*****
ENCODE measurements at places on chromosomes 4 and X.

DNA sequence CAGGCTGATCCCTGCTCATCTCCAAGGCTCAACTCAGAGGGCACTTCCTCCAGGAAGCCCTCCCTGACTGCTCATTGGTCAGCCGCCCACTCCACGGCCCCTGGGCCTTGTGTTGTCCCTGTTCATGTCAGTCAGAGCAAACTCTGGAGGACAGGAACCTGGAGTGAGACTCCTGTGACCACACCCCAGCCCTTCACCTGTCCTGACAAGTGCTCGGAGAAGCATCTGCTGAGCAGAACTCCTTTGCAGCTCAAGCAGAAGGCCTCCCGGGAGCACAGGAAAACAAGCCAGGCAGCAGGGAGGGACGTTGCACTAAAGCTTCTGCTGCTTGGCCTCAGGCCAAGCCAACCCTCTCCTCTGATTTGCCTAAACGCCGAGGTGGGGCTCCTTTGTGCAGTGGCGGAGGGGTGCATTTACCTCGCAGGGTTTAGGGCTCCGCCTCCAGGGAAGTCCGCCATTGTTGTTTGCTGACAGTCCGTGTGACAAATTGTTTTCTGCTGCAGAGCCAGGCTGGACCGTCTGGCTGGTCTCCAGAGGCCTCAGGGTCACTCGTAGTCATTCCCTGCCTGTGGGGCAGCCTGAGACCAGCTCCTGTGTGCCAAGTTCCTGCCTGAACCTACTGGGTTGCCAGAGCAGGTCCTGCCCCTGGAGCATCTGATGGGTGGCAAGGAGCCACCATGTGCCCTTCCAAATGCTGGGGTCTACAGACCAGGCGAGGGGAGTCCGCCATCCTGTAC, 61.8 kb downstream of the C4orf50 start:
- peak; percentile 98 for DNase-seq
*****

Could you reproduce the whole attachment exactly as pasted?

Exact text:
ENCODE measurements at places on chromosomes 4 and X.

DNA sequence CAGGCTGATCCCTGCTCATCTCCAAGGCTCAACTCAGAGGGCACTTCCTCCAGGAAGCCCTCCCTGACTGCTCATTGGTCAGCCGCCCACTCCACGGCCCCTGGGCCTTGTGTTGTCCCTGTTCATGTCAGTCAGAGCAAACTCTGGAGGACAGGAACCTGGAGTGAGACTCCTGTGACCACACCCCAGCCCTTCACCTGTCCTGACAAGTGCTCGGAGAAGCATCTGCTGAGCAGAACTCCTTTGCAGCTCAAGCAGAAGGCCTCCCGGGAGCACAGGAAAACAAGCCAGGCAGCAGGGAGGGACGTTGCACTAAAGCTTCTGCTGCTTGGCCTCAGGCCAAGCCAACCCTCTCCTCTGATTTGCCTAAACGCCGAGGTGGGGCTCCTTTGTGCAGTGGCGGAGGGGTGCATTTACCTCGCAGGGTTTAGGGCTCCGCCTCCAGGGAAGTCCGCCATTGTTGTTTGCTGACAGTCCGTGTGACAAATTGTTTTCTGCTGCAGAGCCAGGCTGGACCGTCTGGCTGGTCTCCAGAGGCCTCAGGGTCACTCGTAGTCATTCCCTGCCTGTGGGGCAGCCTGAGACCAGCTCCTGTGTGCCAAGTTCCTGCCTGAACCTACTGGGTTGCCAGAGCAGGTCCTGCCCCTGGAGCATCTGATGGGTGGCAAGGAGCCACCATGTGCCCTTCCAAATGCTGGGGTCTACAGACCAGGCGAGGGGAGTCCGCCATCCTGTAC, 61.8 kb downstream of the C4orf50 start:
- peak; percentile 98 for DNase-seq